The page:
Photo via the official website of Congresswoman Hilda L. Solis
Most of the press about Barack Obama's nominee for Secretary of Labor, Rep. Hilda Solis (D-Calif.), has centered on the four-term Congresswoman's pro-union reputation, with folks like Andy Stern, the president of the Service Employees International Union, calling her "as strong a voice for justice for SEIU workers … as we've ever had." But this longtime labor advocate is just as passionate a supporter of environmental causes.In a statement about Solis's nomination, which was announced late last week, Sierra Club president Carl Pope characterized her as "a tireless advocate for environmental issues, environmental justice, worker's rights, and green jobs … [who] understands that green jobs must also be good jobs and has worked to make sure that the clean energy economy is one that lifts up all workers." The Sierra Club also noted her 2008 League of Conservation Voters score of 85 and lifetime score of 97.
When I interviewed Solis a few years ago for the Sierra Club's magazine, Sierra, she talked about the air pollution and toxic-waste problems that have plagued her neighborhood for decades; the myth that minorities don't care about the environment; the efforts of her immigrant father--a union shop steward in Mexico--to get safety equipment for his coworkers; and her own push to create parkland in her largely Hispanic and Asian working-class Southern California district.
Environmental justice for all
Elected to the California State Senate in 1994, Solis helped pass the nation’s first environmental-justice bill in 1999. (Since then, at least 20 states have enacted similar laws.) I asked her what obstacles she faced in this effort, and she replied:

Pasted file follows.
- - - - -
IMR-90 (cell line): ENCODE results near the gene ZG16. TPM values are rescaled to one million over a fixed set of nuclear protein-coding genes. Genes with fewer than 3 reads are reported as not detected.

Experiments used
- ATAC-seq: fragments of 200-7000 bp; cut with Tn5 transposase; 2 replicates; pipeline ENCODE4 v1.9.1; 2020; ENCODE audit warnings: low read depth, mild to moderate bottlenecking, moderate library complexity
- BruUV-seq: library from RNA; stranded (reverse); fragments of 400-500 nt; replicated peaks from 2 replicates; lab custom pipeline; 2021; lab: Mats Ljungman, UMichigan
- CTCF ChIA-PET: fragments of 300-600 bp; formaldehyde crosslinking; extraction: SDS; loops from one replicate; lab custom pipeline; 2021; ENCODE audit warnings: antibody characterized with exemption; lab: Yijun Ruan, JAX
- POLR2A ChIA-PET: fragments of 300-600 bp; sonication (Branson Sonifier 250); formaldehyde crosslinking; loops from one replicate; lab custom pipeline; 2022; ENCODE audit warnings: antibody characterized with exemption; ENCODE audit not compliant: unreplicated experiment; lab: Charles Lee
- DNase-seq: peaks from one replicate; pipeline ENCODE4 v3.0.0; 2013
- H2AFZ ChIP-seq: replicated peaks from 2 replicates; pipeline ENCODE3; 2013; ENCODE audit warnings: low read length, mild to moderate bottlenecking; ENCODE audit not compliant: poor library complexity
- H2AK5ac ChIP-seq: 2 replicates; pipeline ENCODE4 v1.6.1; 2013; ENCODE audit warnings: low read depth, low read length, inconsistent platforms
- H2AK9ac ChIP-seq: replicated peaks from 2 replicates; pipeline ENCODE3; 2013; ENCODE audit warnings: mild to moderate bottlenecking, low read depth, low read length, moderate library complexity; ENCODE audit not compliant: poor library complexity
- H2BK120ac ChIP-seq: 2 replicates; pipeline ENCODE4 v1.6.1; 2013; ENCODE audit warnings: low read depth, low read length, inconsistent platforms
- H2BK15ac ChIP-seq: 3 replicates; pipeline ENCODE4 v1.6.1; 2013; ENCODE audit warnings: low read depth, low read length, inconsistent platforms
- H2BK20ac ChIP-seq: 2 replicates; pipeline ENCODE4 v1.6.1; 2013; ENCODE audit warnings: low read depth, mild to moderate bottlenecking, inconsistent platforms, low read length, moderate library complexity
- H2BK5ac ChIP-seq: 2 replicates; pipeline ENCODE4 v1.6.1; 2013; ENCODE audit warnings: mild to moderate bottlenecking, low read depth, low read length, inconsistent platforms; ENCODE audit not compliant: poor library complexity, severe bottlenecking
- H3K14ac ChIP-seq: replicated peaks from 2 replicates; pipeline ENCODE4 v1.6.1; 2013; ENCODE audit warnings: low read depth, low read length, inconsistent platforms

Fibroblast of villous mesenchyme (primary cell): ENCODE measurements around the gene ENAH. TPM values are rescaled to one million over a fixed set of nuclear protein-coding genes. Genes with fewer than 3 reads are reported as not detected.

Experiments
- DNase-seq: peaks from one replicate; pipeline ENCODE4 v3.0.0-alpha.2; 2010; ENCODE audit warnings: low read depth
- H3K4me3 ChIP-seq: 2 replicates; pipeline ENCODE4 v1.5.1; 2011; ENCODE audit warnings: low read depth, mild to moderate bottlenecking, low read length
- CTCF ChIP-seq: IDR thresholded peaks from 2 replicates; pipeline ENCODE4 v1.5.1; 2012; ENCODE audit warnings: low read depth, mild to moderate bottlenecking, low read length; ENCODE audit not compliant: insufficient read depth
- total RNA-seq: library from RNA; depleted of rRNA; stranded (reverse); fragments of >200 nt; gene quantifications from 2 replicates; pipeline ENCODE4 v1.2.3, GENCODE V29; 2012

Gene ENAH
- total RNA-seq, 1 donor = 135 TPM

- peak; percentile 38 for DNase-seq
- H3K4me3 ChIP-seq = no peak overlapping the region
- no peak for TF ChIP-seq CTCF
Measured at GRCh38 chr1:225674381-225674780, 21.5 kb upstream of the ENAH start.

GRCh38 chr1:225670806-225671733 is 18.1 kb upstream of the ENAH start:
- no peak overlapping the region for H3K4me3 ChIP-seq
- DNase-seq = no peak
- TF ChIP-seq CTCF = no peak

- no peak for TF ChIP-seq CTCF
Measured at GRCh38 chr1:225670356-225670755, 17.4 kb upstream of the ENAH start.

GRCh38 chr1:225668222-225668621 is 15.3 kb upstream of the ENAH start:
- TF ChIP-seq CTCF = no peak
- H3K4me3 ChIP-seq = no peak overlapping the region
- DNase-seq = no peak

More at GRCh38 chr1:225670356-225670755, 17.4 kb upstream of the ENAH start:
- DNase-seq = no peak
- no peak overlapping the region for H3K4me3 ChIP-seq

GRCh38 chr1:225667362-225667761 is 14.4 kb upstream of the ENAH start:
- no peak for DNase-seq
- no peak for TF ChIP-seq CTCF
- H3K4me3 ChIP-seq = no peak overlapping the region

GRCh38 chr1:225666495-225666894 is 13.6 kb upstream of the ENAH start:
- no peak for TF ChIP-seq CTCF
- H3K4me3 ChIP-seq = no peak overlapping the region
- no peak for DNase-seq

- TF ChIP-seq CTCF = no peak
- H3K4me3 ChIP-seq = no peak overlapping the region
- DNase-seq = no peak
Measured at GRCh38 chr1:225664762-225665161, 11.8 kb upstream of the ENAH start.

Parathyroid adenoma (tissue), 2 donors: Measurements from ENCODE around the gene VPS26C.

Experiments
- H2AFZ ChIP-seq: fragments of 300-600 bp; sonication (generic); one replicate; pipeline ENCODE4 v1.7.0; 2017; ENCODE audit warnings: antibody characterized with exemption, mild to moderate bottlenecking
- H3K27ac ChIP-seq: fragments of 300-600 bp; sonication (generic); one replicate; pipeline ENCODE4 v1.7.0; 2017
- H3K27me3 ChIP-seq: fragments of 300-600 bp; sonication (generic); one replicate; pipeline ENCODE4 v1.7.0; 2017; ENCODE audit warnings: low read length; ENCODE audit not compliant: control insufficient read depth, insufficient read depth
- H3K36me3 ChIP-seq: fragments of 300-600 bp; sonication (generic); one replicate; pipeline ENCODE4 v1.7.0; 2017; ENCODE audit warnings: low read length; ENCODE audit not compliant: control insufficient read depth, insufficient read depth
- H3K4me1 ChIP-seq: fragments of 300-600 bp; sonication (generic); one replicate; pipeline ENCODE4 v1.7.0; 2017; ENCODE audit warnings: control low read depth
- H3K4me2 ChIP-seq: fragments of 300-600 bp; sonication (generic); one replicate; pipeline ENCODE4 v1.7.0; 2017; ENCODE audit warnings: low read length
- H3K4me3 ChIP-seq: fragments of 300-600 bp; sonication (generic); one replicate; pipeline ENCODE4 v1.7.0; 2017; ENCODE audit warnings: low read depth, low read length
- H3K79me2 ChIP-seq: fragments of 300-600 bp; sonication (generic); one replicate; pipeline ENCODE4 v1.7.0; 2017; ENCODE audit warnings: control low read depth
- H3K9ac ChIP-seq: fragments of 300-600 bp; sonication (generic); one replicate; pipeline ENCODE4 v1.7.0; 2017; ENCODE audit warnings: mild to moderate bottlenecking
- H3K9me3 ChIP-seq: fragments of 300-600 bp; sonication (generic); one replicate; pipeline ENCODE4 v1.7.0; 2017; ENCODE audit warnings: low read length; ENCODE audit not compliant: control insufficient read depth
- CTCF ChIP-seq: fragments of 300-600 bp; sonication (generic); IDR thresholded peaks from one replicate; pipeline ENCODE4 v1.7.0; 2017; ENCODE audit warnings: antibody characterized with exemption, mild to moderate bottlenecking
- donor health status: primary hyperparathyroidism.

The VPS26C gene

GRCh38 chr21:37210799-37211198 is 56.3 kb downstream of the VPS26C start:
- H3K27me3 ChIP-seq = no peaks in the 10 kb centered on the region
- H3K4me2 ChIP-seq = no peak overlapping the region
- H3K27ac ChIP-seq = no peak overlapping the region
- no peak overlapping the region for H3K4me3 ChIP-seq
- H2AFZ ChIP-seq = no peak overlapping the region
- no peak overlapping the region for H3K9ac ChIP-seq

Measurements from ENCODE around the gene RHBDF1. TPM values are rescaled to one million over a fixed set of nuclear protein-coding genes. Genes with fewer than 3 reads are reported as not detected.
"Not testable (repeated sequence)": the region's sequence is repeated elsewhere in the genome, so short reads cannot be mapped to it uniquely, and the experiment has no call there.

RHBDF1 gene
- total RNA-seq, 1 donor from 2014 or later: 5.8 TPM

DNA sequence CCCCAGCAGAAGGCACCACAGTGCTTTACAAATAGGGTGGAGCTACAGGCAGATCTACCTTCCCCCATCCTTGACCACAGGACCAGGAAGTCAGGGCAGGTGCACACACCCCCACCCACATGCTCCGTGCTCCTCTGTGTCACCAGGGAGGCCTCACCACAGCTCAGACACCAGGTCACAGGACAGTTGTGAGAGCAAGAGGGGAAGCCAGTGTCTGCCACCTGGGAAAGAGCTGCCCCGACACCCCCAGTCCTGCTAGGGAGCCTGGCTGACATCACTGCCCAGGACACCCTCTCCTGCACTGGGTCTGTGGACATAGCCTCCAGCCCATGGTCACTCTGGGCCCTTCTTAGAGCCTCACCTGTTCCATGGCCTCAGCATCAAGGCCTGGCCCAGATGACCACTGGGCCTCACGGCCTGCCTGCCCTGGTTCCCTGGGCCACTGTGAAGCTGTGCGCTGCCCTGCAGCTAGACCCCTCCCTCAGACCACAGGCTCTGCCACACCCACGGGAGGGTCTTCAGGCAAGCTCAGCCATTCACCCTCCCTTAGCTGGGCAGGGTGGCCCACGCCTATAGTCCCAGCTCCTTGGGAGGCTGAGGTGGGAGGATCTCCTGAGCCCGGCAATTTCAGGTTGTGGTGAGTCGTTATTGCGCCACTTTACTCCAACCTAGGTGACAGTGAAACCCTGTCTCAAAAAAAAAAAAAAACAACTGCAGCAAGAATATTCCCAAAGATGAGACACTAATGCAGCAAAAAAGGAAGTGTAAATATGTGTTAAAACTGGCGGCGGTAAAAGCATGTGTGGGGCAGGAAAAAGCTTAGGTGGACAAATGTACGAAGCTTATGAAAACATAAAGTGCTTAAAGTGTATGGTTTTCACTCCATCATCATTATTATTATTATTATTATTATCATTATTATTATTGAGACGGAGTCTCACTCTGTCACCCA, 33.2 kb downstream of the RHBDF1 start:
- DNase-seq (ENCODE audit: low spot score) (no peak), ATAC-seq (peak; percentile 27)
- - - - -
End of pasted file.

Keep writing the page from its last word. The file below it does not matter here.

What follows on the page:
"When I was trying to get my bill through the state senate, there were a lot of people in denial, saying, oh, this doesn’t affect me or my district. But environmental justice means everybody—equal treatment, equal protection. Why should Beverly Hills be able to restrict egregious projects, while projects that disrupt the ecosystem and our communities are coming into low-income areas? There has to be a level playing field, so people can have clean air, clean water, the ability to have a clean life, wherever they live. How could people not support that?"
Passage of the bill also earned Solis a Profiles in Courage Award from the John F. Kennedy Library Foundation. The first woman to be so honored, Solis donated her $25,000 award to local environmental groups.
In the House
Solis was elected the following year to Congress, where she is a member of the House Committee on Energy and Commerce, the House Committee on Natural Resources, and the new House Select Committee on Energy Independence and Global Warming. She was the original author and a tireless supporter of the Green Jobs Act, a section of the 2007 Energy Bill that, Treehugger reported at the time, "commited the federal government to funding job training for 35,000 people a year to work in environmentally-friendly fields" such as constructing green buildings and installing solar panels. (Funding, unfortunately, has not materialized.) She also cosponsored a bill to expand and encourage the use of public transportation and help local governments create walkable and bike-able communities.
Van's a fan
Progressive bloggers are buzzing about her nomination, with The American Prospect gushing that she would bring "passionate commitment to working people, a high level of political smarts, and some genuine displays of raw guts that could make her a star of American liberalism" and Jonathan Stein, writing for Mother Jones, calling her "a nominee to get excited about."
Count environmental-justice advocate Van Jones among those already excited. He heralds Solis, the daughter of immigrants from Mexico and Nicaragua, as "brown and green," saying that President-elect Obama "got it right" with this pick, which "makes clear his commitment to creating green jobs to lift the nation out of its current economic crisis."
More about Obama's cabinet appointments:
Obama Choices for Energy & Environment Positions Widely Hailed: What Do Readers Think?
Obama Picks For Science Advisor, NOAA Head Strong on Climate Change
Obama National Security Advisor Outlines Energy Policy Priorities (Video Clip)